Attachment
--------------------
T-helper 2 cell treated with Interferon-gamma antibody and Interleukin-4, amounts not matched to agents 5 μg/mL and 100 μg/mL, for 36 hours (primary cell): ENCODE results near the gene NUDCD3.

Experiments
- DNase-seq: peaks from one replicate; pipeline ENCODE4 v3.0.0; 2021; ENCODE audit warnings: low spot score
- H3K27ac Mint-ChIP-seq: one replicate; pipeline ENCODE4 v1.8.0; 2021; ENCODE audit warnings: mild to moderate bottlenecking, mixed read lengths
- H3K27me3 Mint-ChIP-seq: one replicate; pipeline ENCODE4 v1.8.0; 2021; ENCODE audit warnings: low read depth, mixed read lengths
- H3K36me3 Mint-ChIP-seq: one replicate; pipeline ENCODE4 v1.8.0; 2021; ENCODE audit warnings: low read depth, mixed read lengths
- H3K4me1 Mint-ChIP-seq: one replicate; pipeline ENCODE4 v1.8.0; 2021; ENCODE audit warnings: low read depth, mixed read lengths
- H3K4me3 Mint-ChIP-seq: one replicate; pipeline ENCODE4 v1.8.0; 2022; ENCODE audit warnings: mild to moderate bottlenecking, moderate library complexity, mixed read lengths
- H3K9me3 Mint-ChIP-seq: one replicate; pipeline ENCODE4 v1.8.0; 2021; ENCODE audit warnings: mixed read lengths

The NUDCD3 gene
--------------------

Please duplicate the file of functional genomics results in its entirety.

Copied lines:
T-helper 2 cell treated with Interferon-gamma antibody and Interleukin-4, amounts not matched to agents 5 μg/mL and 100 μg/mL, for 36 hours (primary cell): ENCODE results near the gene NUDCD3.

Experiments
- DNase-seq: peaks from one replicate; pipeline ENCODE4 v3.0.0; 2021; ENCODE audit warnings: low spot score
- H3K27ac Mint-ChIP-seq: one replicate; pipeline ENCODE4 v1.8.0; 2021; ENCODE audit warnings: mild to moderate bottlenecking, mixed read lengths
- H3K27me3 Mint-ChIP-seq: one replicate; pipeline ENCODE4 v1.8.0; 2021; ENCODE audit warnings: low read depth, mixed read lengths
- H3K36me3 Mint-ChIP-seq: one replicate; pipeline ENCODE4 v1.8.0; 2021; ENCODE audit warnings: low read depth, mixed read lengths
- H3K4me1 Mint-ChIP-seq: one replicate; pipeline ENCODE4 v1.8.0; 2021; ENCODE audit warnings: low read depth, mixed read lengths
- H3K4me3 Mint-ChIP-seq: one replicate; pipeline ENCODE4 v1.8.0; 2022; ENCODE audit warnings: mild to moderate bottlenecking, moderate library complexity, mixed read lengths
- H3K9me3 Mint-ChIP-seq: one replicate; pipeline ENCODE4 v1.8.0; 2021; ENCODE audit warnings: mixed read lengths

The NUDCD3 gene